SPONSORED:

Top Democrat: Trump administration pursuing new Saudi arms sale

Top Democrat: Trump administration pursuing new Saudi arms sale
© Stefani Reynolds

The Trump administration is pursuing another arms sale to Saudi Arabia, a top Democratic senator said Wednesday, amid a previous controversial arms sale coming under new scrutiny.

In an op-ed published on CNN’s website Wednesday, Senate Foreign Relations Committee ranking member Sen. Bob MenendezRobert (Bob) MenendezDemocrats urge YouTube to remove election misinformation, step up efforts ahead of Georgia runoff Democratic senators urge Facebook to take action on anti-Muslim bigotry Trump appointee sparks bipartisan furor for politicizing media agency MORE (D-N.J.) said he has received a draft document that shows the administration is pursuing a previously undisclosed sale.

“Before we went into pandemic lockdown, I received draft State Department documentation that it is now pursuing this previously undisclosed sale — details of which have not yet been made public — even though the Saudis seemingly want out of their failed and brutal war in Yemen, and despite the fact that a bipartisan majority in Congress rejected previous sales of these weapons,” Menendez wrote.

ADVERTISEMENT

“The administration has refused to answer our fundamental questions to justify this new sale and articulate how it would be consistent with U.S. values and national security objectives,” he added.

The State Department declined to comment on the op-ed, with a spokesperson saying that “as a matter of policy, we do not comment upon or confirm proposed defense sales until they have been formally notified to Congress.”

Menendez’s op-ed comes as a 2019 arms deal with the Saudis and other Gulf allies is under new scrutiny following President TrumpDonald John TrumpTrump alludes to possible 2024 run in White House remarks Trump threatens to veto defense bill over tech liability shield Tiger King's attorney believes they're close to getting pardon from Trump MORE’s firing of State Department Inspector General Steve Linick. After Linick was fired, congressional Democrats revealed he was investigating the sales and suggested his ouster was related to the investigation.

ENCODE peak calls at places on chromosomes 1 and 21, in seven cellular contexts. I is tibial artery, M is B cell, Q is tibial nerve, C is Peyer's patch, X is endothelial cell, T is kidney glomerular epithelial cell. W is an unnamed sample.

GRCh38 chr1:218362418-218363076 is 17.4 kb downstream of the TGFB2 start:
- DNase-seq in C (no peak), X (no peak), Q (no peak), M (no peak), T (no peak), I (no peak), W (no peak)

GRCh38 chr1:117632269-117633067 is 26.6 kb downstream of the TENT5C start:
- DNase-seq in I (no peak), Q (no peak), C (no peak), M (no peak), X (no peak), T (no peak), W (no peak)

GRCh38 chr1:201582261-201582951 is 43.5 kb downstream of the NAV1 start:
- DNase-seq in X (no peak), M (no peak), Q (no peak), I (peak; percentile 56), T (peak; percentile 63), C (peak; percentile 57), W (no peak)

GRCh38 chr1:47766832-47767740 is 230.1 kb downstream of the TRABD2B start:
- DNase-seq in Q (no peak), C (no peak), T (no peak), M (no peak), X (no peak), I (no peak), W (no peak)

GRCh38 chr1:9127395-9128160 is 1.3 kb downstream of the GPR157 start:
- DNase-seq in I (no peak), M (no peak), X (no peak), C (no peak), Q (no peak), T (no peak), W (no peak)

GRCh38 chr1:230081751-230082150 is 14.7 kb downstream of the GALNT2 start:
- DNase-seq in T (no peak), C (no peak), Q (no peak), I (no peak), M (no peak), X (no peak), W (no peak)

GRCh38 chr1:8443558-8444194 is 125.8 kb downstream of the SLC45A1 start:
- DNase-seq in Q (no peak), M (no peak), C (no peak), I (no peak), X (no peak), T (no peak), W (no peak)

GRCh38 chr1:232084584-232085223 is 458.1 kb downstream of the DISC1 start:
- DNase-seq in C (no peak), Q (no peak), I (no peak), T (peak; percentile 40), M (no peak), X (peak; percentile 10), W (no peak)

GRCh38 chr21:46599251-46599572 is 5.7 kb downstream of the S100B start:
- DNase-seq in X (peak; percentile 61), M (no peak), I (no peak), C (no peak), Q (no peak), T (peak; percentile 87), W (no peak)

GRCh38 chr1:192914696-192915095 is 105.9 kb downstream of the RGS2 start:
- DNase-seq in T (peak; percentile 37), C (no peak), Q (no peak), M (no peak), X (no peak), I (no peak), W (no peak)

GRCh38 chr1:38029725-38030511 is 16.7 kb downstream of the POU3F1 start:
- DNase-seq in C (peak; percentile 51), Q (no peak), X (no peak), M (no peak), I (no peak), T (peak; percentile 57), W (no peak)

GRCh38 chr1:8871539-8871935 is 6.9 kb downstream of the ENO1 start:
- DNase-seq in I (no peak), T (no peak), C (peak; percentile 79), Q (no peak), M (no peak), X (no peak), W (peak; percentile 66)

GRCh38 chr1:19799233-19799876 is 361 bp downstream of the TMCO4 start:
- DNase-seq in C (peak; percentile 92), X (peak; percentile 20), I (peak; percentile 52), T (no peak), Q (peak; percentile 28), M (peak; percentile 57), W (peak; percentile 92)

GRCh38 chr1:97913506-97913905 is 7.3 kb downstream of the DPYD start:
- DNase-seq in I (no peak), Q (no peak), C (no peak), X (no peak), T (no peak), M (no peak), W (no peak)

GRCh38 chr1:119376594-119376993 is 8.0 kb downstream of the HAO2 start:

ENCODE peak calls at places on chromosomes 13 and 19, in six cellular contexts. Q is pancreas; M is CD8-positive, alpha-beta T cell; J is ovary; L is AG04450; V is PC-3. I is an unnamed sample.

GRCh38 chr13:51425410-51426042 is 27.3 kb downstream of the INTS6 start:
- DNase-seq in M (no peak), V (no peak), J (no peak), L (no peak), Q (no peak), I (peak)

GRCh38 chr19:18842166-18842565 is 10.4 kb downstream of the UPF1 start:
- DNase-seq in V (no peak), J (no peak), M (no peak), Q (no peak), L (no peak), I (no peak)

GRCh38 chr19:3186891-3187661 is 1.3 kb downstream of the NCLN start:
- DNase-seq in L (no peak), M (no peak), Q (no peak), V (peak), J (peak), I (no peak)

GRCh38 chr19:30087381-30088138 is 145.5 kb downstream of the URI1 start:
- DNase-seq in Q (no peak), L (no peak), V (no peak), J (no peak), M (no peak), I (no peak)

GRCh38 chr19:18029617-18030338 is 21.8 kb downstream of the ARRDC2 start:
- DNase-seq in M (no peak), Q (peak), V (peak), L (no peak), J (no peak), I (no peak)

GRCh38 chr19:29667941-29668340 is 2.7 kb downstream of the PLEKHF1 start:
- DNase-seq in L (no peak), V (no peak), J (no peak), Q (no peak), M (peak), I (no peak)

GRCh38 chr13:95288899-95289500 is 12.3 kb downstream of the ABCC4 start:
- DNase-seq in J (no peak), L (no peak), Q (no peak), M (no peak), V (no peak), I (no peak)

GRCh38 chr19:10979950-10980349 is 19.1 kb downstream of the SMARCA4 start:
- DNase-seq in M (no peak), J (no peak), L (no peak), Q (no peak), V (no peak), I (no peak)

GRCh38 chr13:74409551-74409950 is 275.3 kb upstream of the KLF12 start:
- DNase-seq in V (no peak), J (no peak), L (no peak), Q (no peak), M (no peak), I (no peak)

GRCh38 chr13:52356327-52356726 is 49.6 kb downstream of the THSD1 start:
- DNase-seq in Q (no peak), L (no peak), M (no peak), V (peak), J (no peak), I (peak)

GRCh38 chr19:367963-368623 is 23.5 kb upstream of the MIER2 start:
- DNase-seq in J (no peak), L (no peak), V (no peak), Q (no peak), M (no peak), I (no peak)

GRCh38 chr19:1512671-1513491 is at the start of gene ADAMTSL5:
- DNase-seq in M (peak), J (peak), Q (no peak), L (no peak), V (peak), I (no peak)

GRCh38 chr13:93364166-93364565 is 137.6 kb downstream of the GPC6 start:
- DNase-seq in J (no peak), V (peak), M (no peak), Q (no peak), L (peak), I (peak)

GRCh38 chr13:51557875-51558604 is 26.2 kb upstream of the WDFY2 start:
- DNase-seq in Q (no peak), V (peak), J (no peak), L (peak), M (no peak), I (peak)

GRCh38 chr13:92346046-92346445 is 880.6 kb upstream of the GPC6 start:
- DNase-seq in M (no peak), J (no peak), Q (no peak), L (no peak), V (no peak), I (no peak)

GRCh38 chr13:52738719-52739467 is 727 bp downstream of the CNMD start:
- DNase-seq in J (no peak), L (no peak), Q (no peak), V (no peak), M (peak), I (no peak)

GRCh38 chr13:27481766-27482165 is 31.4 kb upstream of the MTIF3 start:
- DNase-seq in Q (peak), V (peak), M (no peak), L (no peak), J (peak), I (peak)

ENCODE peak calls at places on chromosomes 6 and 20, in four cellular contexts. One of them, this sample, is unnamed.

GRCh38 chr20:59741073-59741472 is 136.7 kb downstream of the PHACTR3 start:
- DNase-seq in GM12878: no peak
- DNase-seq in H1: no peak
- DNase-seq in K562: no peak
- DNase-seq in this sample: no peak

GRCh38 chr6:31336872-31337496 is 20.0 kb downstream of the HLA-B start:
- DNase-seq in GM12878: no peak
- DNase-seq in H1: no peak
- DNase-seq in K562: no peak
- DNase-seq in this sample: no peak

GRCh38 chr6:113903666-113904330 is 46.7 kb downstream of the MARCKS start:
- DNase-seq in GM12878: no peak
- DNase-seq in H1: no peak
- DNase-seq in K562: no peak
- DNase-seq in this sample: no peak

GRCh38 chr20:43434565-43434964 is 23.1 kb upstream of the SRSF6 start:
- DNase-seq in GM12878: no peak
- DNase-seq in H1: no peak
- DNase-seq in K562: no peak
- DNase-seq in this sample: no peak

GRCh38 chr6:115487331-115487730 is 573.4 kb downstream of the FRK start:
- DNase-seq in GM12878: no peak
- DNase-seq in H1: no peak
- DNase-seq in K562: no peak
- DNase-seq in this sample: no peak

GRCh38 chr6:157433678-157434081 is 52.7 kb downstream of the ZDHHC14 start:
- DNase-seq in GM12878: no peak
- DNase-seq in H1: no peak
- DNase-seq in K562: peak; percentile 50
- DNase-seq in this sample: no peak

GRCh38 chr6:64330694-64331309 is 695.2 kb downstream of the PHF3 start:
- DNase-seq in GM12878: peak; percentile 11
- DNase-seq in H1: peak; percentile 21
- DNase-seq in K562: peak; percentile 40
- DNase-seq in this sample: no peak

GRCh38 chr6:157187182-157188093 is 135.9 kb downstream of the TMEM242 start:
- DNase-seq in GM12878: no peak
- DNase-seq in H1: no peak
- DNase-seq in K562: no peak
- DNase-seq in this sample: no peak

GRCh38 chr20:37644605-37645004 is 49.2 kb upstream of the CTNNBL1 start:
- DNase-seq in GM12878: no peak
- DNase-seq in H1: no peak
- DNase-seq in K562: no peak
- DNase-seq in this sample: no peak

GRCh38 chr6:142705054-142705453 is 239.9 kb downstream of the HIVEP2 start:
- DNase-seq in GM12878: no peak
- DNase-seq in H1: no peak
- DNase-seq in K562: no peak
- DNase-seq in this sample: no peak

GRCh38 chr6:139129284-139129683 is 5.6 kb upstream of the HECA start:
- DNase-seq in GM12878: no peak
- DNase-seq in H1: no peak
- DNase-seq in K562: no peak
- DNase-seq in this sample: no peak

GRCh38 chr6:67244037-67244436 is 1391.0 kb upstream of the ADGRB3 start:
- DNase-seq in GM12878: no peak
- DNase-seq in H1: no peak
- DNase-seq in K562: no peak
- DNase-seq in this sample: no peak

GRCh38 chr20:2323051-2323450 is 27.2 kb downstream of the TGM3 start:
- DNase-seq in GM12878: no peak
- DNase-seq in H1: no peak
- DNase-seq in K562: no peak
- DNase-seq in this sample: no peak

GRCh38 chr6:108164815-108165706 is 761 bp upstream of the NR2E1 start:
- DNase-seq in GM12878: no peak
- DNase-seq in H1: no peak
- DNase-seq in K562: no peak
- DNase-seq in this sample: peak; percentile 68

The 22 arms sales, worth $8.1 billion, were controversial because Secretary of State Mike PompeoMichael (Mike) Richard PompeoSchumer meets with Biden national security picks To promote human rights and democracy, Biden should start with China The Hill's Morning Report - Presented by Mastercard - GOP angst in Georgia; confirmation fight looms MORE invoked little-used emergency authorities to push them through without a 30-day congressional review period.

Before the emergency declaration, lawmakers had been using an informal process to block the sales from proceeding over their fury at the Saudis’ killing of journalist Jamal Khashoggi in 2018, as well as over concerns about civilian casualties in the Saudi-led war in Yemen.

ADVERTISEMENT

In invoking the emergency, Pompeo cited threats from Iran. But opponents of the sales argued that was a pretext. 

Congress eventually passed resolutions to block the sales, but Trump vetoed them.

“Today, a year later, there is still no justification for the US to sell bombs to Saudi Arabia,” Menendez wrote in his op-ed. “That is why I am particularly troubled that the State Department has again refused to explain the need to sell thousands more bombs to Saudi Arabia on top of the thousands that have yet to be delivered from last year's ‘emergency.’"

"The secretary of state needs to answer our questions," he continued. "What is their reasoning to continue selling weapons to the Saudis? Why should Congress allow Trump to continue currying personal favor with a capricious Saudi despot who thinks he can butcher his critics without consequences?”